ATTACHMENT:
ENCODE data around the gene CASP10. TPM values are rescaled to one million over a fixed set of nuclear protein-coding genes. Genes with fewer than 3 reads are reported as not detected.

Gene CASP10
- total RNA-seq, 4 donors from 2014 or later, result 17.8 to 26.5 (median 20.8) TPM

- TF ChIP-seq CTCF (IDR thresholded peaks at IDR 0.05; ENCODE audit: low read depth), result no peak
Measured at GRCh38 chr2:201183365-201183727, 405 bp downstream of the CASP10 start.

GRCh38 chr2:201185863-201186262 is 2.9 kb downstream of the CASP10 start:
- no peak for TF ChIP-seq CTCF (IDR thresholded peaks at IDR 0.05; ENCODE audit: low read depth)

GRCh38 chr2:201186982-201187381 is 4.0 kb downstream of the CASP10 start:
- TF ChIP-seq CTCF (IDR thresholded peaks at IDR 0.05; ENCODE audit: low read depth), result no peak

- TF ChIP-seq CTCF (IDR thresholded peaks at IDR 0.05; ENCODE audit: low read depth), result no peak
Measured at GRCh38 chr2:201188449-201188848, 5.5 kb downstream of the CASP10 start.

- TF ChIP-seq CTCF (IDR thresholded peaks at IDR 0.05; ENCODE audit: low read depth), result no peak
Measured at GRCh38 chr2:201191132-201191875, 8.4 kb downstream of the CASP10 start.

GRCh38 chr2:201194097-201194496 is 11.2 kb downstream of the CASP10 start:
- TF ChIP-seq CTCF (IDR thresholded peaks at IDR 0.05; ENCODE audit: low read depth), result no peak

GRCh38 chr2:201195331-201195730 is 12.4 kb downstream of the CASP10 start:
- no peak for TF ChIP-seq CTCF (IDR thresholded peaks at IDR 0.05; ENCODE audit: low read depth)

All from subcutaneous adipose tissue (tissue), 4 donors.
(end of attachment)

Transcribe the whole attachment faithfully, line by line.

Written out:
ENCODE data around the gene CASP10. TPM values are rescaled to one million over a fixed set of nuclear protein-coding genes. Genes with fewer than 3 reads are reported as not detected.

Gene CASP10
- total RNA-seq, 4 donors from 2014 or later, result 17.8 to 26.5 (median 20.8) TPM

- TF ChIP-seq CTCF (IDR thresholded peaks at IDR 0.05; ENCODE audit: low read depth), result no peak
Measured at GRCh38 chr2:201183365-201183727, 405 bp downstream of the CASP10 start.

GRCh38 chr2:201185863-201186262 is 2.9 kb downstream of the CASP10 start:
- no peak for TF ChIP-seq CTCF (IDR thresholded peaks at IDR 0.05; ENCODE audit: low read depth)

GRCh38 chr2:201186982-201187381 is 4.0 kb downstream of the CASP10 start:
- TF ChIP-seq CTCF (IDR thresholded peaks at IDR 0.05; ENCODE audit: low read depth), result no peak

- TF ChIP-seq CTCF (IDR thresholded peaks at IDR 0.05; ENCODE audit: low read depth), result no peak
Measured at GRCh38 chr2:201188449-201188848, 5.5 kb downstream of the CASP10 start.

- TF ChIP-seq CTCF (IDR thresholded peaks at IDR 0.05; ENCODE audit: low read depth), result no peak
Measured at GRCh38 chr2:201191132-201191875, 8.4 kb downstream of the CASP10 start.

GRCh38 chr2:201194097-201194496 is 11.2 kb downstream of the CASP10 start:
- TF ChIP-seq CTCF (IDR thresholded peaks at IDR 0.05; ENCODE audit: low read depth), result no peak

GRCh38 chr2:201195331-201195730 is 12.4 kb downstream of the CASP10 start:
- no peak for TF ChIP-seq CTCF (IDR thresholded peaks at IDR 0.05; ENCODE audit: low read depth)

All from subcutaneous adipose tissue (tissue), 4 donors.